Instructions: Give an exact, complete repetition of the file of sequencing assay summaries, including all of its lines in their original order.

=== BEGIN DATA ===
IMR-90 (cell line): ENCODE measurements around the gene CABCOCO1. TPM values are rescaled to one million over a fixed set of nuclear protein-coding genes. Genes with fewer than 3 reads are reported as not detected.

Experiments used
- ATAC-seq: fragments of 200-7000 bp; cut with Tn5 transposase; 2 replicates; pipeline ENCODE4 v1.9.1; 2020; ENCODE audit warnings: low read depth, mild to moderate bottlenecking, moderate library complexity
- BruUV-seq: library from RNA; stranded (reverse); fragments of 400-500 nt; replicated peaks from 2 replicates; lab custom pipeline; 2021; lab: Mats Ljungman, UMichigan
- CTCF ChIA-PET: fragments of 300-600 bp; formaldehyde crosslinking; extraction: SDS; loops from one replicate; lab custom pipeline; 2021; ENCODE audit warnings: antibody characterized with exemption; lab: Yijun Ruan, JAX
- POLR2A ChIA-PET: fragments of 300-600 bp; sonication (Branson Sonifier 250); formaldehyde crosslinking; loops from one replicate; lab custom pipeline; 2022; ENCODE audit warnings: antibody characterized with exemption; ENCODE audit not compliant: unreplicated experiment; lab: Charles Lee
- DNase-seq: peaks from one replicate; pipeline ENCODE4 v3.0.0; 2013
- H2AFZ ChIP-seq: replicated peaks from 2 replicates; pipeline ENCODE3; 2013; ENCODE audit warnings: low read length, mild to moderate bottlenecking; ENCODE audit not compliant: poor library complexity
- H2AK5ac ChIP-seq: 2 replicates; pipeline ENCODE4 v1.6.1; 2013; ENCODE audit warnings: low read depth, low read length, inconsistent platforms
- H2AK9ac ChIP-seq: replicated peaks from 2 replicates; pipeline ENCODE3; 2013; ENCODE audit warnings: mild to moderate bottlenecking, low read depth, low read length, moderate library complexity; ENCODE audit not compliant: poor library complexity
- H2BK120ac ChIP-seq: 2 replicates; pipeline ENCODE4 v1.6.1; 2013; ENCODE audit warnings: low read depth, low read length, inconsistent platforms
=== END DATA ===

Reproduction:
IMR-90 (cell line): ENCODE measurements around the gene CABCOCO1. TPM values are rescaled to one million over a fixed set of nuclear protein-coding genes. Genes with fewer than 3 reads are reported as not detected.

Experiments used
- ATAC-seq: fragments of 200-7000 bp; cut with Tn5 transposase; 2 replicates; pipeline ENCODE4 v1.9.1; 2020; ENCODE audit warnings: low read depth, mild to moderate bottlenecking, moderate library complexity
- BruUV-seq: library from RNA; stranded (reverse); fragments of 400-500 nt; replicated peaks from 2 replicates; lab custom pipeline; 2021; lab: Mats Ljungman, UMichigan
- CTCF ChIA-PET: fragments of 300-600 bp; formaldehyde crosslinking; extraction: SDS; loops from one replicate; lab custom pipeline; 2021; ENCODE audit warnings: antibody characterized with exemption; lab: Yijun Ruan, JAX
- POLR2A ChIA-PET: fragments of 300-600 bp; sonication (Branson Sonifier 250); formaldehyde crosslinking; loops from one replicate; lab custom pipeline; 2022; ENCODE audit warnings: antibody characterized with exemption; ENCODE audit not compliant: unreplicated experiment; lab: Charles Lee
- DNase-seq: peaks from one replicate; pipeline ENCODE4 v3.0.0; 2013
- H2AFZ ChIP-seq: replicated peaks from 2 replicates; pipeline ENCODE3; 2013; ENCODE audit warnings: low read length, mild to moderate bottlenecking; ENCODE audit not compliant: poor library complexity
- H2AK5ac ChIP-seq: 2 replicates; pipeline ENCODE4 v1.6.1; 2013; ENCODE audit warnings: low read depth, low read length, inconsistent platforms
- H2AK9ac ChIP-seq: replicated peaks from 2 replicates; pipeline ENCODE3; 2013; ENCODE audit warnings: mild to moderate bottlenecking, low read depth, low read length, moderate library complexity; ENCODE audit not compliant: poor library complexity
- H2BK120ac ChIP-seq: 2 replicates; pipeline ENCODE4 v1.6.1; 2013; ENCODE audit warnings: low read depth, low read length, inconsistent platforms